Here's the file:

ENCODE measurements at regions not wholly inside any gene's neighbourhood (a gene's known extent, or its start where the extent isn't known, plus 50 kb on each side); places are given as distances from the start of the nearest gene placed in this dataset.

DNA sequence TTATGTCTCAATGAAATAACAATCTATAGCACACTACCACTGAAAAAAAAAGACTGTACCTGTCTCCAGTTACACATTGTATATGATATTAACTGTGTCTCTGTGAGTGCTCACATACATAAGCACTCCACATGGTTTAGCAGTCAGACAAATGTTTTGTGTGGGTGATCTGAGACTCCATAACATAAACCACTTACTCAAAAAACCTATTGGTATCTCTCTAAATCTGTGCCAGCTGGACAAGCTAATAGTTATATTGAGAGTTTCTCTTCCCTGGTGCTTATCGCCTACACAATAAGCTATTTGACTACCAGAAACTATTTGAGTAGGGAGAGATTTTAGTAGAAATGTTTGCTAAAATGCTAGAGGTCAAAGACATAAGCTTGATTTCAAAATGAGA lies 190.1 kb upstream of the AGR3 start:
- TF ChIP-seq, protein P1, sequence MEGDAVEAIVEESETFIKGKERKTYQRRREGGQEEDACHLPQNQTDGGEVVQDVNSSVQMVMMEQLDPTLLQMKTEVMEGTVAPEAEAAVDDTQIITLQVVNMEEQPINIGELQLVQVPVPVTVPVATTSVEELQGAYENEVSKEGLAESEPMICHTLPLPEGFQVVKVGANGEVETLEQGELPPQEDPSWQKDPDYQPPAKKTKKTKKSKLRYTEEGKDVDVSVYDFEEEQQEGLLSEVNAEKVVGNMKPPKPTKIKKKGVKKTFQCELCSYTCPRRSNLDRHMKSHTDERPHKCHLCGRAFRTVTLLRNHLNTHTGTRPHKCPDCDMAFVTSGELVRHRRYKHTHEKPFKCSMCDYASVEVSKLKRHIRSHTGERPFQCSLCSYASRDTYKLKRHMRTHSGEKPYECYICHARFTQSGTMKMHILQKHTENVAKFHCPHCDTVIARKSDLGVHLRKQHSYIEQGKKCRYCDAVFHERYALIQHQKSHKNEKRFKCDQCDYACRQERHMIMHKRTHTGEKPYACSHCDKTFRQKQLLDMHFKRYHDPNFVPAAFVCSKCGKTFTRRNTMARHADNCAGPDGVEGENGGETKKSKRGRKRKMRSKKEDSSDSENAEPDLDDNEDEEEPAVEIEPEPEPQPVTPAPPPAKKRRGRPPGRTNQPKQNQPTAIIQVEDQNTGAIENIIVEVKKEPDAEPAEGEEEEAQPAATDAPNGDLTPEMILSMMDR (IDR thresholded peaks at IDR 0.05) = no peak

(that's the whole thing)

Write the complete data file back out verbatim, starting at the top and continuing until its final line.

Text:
ENCODE measurements at regions not wholly inside any gene's neighbourhood (a gene's known extent, or its start where the extent isn't known, plus 50 kb on each side); places are given as distances from the start of the nearest gene placed in this dataset.

DNA sequence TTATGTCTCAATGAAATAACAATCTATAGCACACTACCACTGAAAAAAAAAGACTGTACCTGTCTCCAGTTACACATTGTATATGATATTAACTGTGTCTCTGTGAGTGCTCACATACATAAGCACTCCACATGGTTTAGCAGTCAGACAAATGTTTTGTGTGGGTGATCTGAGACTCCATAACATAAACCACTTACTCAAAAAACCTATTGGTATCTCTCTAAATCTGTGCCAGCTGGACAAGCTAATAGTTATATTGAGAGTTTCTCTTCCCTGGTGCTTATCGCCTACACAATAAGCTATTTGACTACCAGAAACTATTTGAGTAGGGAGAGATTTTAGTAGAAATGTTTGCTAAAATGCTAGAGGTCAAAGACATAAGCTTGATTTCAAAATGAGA lies 190.1 kb upstream of the AGR3 start:
- TF ChIP-seq, protein P1, sequence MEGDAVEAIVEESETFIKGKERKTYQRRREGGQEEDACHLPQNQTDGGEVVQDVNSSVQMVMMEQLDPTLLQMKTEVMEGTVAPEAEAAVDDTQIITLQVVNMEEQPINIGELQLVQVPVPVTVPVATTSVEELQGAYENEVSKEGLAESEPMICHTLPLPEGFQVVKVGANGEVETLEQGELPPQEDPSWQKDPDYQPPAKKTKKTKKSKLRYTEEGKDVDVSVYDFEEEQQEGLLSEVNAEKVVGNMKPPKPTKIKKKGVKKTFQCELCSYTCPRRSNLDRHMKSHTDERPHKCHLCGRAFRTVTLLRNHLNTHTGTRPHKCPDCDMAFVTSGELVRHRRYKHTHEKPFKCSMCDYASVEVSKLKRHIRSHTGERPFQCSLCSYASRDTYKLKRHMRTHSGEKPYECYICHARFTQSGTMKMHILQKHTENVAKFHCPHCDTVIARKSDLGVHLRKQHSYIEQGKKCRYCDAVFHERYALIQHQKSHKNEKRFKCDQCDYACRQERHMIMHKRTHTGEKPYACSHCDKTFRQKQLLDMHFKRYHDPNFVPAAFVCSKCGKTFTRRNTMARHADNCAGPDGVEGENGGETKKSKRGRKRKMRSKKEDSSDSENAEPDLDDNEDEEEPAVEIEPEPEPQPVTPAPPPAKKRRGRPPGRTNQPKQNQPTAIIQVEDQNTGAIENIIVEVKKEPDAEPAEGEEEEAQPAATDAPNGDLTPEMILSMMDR (IDR thresholded peaks at IDR 0.05) = no peak